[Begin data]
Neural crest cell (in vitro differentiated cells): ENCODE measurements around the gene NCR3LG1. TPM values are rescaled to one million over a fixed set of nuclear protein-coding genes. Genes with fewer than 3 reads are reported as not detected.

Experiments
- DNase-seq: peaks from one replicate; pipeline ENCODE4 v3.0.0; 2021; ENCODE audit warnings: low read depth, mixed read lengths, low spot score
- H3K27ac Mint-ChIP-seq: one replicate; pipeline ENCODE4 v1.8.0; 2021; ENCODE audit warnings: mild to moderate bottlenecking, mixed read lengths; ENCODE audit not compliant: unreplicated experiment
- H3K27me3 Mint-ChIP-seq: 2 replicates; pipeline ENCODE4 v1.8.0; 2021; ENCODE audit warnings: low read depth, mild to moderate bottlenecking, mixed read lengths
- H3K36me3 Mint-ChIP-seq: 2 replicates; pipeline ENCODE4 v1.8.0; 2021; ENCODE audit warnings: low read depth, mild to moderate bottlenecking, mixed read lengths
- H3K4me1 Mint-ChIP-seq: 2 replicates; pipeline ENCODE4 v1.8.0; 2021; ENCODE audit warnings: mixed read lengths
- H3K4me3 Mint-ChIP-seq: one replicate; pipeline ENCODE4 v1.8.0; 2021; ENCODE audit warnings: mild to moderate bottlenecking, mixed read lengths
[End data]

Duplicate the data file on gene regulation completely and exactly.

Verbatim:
Neural crest cell (in vitro differentiated cells): ENCODE measurements around the gene NCR3LG1. TPM values are rescaled to one million over a fixed set of nuclear protein-coding genes. Genes with fewer than 3 reads are reported as not detected.

Experiments
- DNase-seq: peaks from one replicate; pipeline ENCODE4 v3.0.0; 2021; ENCODE audit warnings: low read depth, mixed read lengths, low spot score
- H3K27ac Mint-ChIP-seq: one replicate; pipeline ENCODE4 v1.8.0; 2021; ENCODE audit warnings: mild to moderate bottlenecking, mixed read lengths; ENCODE audit not compliant: unreplicated experiment
- H3K27me3 Mint-ChIP-seq: 2 replicates; pipeline ENCODE4 v1.8.0; 2021; ENCODE audit warnings: low read depth, mild to moderate bottlenecking, mixed read lengths
- H3K36me3 Mint-ChIP-seq: 2 replicates; pipeline ENCODE4 v1.8.0; 2021; ENCODE audit warnings: low read depth, mild to moderate bottlenecking, mixed read lengths
- H3K4me1 Mint-ChIP-seq: 2 replicates; pipeline ENCODE4 v1.8.0; 2021; ENCODE audit warnings: mixed read lengths
- H3K4me3 Mint-ChIP-seq: one replicate; pipeline ENCODE4 v1.8.0; 2021; ENCODE audit warnings: mild to moderate bottlenecking, mixed read lengths